However, the Fourth Circuit held that, even if some plaintiffs were not injured, “[o]nce injury is shown, no attempt is made to ask whether the injury is outweighed by benefits the plaintiff has enjoyed from the relationship with the defendant. Standing is recognized to complain that some particular aspect of the relationship is unlawful and has caused injury.” 13A Charles Alan Wright & Arthur R. Miller, Federal Practice and Procedure § 3531.4 (3d ed. 2008 & Supp. 2020).
Next, the appellate court determined that the statute-of-limitations question is straightforward and susceptible to classwide determination because the trial court pointed to several ways in which the defendants could perform the “ministerial exercise” of determining which loans fell outside the applicable limitations period.
Furthermore, the Fourth Circuit held that the plaintiffs did not need to prove that they were induced into a loan by the challenged practice. Instead, the plaintiffs needed only to show misconduct on the part of the defendants, and concealment thereof, relating to a key aspect of the loan-formation process which necessarily contributed to the class members’ decisions to enter the loan agreements.
The Court concluded that this is a determination that can be made across the class, since (1) for every member of the class, the defendants engaged in the same allegedly unconscionable practice, sharing borrowers’ estimates of value with appraisers while failing to disclose that practice to the plaintiffs, and (2) unconscionable behavior affecting the appraised value of a property inherently impacts the borrower’s decision to obtain a loan based on that number.
The defendants also argued on appeal that the breach of contract claim should be litigated on an individual basis because some homeowners (not specifically any member of the class) sometimes sought to persuade appraisers to increase their appraisal values themselves and because there would be no damages, and thus no breach of contract, if the appraiser would have reached the same result with or without the borrower’s estimate of value.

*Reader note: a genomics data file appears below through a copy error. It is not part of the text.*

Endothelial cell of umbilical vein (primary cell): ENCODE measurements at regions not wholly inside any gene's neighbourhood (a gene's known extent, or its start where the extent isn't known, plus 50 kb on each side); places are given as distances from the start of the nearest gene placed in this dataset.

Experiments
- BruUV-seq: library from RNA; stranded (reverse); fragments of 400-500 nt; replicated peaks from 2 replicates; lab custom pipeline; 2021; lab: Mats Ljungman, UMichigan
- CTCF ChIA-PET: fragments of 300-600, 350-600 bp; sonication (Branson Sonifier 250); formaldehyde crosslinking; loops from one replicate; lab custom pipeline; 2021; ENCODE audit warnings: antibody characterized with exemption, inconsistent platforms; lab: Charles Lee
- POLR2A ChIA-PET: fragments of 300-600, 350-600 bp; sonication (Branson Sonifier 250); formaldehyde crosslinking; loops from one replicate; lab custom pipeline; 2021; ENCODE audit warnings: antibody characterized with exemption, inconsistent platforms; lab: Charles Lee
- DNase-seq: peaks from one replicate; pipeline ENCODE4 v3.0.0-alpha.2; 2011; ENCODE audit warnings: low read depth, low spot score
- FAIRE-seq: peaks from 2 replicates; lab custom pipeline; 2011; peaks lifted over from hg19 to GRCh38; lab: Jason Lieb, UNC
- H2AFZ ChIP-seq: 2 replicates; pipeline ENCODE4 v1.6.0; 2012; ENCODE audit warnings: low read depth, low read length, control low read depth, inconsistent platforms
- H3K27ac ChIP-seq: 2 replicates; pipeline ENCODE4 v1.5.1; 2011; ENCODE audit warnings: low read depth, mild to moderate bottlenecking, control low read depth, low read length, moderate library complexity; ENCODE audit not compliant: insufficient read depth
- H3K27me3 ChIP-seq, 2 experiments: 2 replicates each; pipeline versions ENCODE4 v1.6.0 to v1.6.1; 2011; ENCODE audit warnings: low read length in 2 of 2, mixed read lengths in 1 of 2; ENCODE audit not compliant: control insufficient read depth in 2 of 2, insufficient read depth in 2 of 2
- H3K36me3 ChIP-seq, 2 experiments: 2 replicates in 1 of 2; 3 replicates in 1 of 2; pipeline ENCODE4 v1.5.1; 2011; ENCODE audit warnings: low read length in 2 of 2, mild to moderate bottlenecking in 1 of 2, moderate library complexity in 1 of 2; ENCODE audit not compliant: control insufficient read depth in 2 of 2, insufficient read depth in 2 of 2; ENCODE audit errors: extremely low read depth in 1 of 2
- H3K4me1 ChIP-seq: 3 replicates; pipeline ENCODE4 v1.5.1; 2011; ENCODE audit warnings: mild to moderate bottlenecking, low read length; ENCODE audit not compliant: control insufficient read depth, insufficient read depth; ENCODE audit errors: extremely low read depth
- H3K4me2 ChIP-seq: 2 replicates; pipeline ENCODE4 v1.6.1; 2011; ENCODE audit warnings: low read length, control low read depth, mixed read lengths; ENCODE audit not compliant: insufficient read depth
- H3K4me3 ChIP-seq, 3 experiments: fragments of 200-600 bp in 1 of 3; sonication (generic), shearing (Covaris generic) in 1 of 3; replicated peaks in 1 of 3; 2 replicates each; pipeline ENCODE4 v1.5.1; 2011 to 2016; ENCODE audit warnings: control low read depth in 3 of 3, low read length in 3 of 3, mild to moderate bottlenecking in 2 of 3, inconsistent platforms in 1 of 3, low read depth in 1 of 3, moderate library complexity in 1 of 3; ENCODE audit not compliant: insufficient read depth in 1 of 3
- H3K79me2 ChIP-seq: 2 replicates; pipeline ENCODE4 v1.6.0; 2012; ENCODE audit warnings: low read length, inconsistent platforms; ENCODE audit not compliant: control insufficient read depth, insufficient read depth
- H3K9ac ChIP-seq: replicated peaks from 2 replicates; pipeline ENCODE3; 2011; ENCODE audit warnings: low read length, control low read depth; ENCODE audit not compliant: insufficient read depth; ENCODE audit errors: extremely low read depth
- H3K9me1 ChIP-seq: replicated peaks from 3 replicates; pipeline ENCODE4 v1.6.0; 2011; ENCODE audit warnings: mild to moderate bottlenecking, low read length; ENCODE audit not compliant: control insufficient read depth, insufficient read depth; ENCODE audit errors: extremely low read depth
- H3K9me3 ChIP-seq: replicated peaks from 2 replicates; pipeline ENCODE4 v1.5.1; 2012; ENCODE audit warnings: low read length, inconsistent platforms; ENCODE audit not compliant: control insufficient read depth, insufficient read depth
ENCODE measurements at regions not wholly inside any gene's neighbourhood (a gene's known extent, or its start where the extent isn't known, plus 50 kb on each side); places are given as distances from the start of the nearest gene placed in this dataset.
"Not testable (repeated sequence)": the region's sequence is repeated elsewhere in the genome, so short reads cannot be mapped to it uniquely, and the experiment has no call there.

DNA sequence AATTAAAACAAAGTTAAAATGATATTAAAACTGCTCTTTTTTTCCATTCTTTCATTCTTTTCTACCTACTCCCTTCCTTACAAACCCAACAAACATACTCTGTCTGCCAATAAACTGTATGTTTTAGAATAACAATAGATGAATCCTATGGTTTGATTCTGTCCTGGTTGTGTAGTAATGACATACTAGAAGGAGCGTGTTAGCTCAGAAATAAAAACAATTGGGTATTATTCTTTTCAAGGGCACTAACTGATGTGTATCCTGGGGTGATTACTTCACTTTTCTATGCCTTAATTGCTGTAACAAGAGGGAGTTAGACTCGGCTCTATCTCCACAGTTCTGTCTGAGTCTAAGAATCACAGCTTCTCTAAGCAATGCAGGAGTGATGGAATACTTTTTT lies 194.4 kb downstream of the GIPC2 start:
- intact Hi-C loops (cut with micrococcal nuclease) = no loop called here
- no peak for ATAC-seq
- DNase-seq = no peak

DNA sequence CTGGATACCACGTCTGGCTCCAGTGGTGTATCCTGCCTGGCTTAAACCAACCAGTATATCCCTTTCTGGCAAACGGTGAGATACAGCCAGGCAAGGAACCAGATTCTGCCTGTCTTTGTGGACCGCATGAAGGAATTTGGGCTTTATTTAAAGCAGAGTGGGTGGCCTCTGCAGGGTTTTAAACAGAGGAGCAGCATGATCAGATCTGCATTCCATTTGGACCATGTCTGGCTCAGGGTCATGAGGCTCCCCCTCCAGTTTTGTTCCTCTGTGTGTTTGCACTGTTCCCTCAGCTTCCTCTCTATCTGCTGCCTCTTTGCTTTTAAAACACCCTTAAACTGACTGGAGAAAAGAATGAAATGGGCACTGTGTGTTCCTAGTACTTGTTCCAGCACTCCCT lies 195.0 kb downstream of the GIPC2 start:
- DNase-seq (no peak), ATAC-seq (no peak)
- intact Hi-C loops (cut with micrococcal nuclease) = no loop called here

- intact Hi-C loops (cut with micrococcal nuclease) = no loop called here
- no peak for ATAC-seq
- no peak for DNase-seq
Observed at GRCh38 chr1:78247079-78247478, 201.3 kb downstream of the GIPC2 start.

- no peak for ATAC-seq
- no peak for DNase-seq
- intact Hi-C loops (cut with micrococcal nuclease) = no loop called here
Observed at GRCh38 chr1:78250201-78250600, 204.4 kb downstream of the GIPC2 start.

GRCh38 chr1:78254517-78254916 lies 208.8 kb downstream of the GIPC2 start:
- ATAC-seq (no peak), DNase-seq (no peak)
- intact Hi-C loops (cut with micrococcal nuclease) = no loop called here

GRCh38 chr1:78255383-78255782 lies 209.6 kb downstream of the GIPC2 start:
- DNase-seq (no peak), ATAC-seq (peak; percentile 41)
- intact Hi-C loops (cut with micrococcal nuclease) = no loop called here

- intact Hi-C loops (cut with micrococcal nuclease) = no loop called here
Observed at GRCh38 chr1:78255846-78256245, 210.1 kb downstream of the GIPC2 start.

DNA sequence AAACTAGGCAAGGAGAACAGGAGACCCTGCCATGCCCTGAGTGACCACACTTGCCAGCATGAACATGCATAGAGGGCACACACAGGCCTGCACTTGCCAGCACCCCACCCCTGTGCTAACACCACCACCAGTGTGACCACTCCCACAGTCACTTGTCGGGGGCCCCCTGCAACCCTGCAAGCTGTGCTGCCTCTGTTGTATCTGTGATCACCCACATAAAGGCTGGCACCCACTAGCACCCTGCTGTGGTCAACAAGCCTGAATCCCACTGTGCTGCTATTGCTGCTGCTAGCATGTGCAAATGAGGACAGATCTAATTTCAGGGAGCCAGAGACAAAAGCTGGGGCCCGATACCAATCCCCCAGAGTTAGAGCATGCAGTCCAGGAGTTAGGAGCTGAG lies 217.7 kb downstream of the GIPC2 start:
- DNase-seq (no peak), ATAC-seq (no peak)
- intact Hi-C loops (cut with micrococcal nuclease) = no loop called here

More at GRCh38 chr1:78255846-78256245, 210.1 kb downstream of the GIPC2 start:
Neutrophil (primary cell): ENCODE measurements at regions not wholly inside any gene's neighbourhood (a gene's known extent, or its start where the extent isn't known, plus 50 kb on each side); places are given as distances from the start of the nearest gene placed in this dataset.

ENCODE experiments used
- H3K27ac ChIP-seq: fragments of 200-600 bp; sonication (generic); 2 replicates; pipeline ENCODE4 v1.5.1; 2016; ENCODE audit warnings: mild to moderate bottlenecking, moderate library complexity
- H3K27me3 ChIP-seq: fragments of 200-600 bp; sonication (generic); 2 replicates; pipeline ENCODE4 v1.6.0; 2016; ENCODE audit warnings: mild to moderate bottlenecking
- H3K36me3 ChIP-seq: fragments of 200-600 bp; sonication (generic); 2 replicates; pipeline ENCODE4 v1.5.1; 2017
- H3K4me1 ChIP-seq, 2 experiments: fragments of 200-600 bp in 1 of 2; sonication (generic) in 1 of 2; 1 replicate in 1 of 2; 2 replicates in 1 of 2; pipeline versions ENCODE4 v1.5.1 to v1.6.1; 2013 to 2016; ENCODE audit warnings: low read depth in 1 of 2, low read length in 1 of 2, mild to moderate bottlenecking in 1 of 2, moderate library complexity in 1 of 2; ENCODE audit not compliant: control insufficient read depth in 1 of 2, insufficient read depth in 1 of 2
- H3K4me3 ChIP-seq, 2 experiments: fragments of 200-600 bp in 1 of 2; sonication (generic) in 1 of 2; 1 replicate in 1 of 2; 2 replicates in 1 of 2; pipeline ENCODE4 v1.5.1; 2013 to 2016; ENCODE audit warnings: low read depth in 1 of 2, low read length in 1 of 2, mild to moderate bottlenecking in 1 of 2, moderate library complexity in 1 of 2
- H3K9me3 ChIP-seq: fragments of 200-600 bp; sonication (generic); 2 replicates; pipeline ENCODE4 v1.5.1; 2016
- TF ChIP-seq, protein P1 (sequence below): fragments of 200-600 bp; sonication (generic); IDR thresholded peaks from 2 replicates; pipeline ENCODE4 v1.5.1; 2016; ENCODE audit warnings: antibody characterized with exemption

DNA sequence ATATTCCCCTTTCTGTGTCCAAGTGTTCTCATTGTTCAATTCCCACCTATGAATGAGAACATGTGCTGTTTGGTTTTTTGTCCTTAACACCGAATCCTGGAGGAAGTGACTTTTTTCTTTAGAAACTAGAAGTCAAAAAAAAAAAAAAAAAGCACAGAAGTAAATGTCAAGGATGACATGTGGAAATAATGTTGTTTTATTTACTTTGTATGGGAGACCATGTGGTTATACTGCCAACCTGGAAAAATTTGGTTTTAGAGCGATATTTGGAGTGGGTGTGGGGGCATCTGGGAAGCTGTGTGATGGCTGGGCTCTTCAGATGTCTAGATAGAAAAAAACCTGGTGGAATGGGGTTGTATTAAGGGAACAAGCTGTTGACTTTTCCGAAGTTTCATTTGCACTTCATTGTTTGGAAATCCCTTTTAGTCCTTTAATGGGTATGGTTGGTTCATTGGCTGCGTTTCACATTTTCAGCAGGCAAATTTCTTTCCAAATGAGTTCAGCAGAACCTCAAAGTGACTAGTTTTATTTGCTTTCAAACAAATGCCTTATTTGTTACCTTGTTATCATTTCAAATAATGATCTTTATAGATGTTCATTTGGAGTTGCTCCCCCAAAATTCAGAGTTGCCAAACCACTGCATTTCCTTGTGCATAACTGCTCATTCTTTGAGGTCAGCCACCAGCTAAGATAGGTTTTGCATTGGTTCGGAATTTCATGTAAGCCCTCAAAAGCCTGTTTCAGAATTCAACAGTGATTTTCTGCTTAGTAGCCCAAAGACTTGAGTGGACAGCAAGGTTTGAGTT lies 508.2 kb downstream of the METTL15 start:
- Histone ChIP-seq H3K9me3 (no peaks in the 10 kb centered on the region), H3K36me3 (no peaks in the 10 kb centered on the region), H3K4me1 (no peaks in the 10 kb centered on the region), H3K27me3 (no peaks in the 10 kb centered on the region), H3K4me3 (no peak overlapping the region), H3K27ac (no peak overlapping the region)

However, the Fourth Circuit concluded that this evidence can be evaluated through the “ministerial exercise” of comparing actual home values to estimates of value.
Finally, the defendants contended that the trial court could not order statutory penalties classwide, arguing that the court was required to consider the level of harm suffered by each class member individually.
But the appellate court pointed out that the West Virginia Supreme Court of Appeals has clarified that “an award of civil penalties pursuant to” section 46A-5-101(1) is “conditioned only on a violation of a statute” and is permissible even for “those who have suffered no quantifiable harm” as long as they have been “subject to undesirable treatment described in [section 46A-2-121 or related provisions] of the [West Virginia Consumer Credit and Protection] Act.” Vanderbilt Mortg. & Fin., Inc. v. Cole, 740 S.E.2d 562, 566, 568–69 (W. Va. 2013).
Therefore, the Fourth Circuit affirmed the trial court’s certification of the plaintiffs’ class.
The Fourth Circuit then turned to the question of whether the defendants breached their contracts with each of the class members. The Court reviews de novo a trial court’s interpretation of state law, contract, and grant of summary judgment. See Schwartz v. J.J.F. Mgmt. Servs., Inc., 922 F.3d 558, 563 (4th Cir. 2019).
The appellate court noted that, under West Virginia law, “[a] claim for breach of contract requires proof of the formation of a contract, a breach of the terms of that contract, and resulting damages.” Sneberger v. Morrison, 776 S.E.2d 156, 171 (W. Va. 2015). Additionally, formation of a contract under West Virginia law requires “an offer and an acceptance supported by consideration.” Dan Ryan Builders, Inc. v. Nelson, 737 S.E.2d 550, 556 (W. Va. 2012).
The Fourth Circuit concluded that the deposit agreement section in the plaintiffs’ loans created a contract. The Court observed that the section was labeled “agreement” and included an offer, acceptance, and consideration: the plaintiffs paid a deposit in exchange for the lender beginning the loan application process, which could include an appraisal or credit report.